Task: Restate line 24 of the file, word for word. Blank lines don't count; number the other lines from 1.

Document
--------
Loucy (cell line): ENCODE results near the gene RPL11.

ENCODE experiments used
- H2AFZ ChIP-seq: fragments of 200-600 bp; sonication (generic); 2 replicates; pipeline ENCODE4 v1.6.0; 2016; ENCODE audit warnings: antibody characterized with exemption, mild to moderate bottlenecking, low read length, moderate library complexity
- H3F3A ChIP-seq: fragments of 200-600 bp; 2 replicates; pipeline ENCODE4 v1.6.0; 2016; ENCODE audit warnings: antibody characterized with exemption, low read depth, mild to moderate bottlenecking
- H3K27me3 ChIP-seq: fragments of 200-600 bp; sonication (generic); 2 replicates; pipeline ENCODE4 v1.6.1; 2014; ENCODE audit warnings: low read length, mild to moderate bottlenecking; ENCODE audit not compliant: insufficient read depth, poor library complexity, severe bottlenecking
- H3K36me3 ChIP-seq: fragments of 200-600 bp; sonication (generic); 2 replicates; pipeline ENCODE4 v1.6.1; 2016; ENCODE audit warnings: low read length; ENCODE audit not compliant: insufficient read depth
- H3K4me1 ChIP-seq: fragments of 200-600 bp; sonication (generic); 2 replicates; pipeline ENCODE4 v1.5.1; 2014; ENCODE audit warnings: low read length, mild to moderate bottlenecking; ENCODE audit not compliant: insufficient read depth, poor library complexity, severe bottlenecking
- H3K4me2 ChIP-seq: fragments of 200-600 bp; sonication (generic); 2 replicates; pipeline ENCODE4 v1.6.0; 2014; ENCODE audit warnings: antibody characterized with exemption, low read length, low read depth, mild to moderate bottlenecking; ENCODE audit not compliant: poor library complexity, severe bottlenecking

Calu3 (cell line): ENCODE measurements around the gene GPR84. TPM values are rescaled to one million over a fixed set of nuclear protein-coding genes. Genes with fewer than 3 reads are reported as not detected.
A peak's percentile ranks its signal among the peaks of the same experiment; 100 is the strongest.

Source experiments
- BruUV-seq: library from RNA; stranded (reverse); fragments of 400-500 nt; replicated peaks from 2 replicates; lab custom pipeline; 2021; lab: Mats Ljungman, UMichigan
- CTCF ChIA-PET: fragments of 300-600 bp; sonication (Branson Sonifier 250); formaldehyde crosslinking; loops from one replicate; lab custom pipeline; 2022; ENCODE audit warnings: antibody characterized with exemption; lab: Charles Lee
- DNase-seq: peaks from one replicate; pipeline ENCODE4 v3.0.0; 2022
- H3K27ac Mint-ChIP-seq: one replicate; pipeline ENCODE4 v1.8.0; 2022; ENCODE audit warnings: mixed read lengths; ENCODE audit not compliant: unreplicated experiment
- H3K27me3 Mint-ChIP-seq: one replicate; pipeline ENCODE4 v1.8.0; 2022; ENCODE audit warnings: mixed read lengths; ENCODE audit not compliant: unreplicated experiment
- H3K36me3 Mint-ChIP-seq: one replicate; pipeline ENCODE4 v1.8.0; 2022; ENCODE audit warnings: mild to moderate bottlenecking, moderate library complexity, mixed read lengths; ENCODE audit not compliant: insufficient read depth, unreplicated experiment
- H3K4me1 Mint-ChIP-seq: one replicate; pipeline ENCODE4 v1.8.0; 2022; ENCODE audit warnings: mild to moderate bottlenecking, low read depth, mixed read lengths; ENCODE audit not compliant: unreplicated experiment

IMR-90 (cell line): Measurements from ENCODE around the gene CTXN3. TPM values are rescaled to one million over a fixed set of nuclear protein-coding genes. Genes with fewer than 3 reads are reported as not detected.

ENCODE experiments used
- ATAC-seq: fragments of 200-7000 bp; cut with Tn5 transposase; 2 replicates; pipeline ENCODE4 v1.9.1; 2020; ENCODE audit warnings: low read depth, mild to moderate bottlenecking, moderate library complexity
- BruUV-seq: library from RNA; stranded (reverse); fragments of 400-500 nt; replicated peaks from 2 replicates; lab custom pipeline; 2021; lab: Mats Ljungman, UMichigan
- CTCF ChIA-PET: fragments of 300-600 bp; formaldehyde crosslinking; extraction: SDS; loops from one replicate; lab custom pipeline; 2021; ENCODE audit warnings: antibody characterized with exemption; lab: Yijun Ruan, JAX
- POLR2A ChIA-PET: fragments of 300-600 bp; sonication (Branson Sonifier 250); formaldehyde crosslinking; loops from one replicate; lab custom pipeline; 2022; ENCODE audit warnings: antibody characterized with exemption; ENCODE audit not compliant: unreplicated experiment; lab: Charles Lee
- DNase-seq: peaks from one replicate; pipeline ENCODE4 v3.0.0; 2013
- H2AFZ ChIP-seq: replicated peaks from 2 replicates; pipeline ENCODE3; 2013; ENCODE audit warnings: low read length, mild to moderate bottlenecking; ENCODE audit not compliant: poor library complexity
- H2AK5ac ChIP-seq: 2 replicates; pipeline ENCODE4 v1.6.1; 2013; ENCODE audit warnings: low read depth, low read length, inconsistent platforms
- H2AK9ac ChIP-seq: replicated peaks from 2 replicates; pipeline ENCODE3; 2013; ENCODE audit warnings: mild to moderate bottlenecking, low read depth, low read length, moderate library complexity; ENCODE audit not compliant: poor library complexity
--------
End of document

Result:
- POLR2A ChIA-PET: fragments of 300-600 bp; sonication (Branson Sonifier 250); formaldehyde crosslinking; loops from one replicate; lab custom pipeline; 2022; ENCODE audit warnings: antibody characterized with exemption; ENCODE audit not compliant: unreplicated experiment; lab: Charles Lee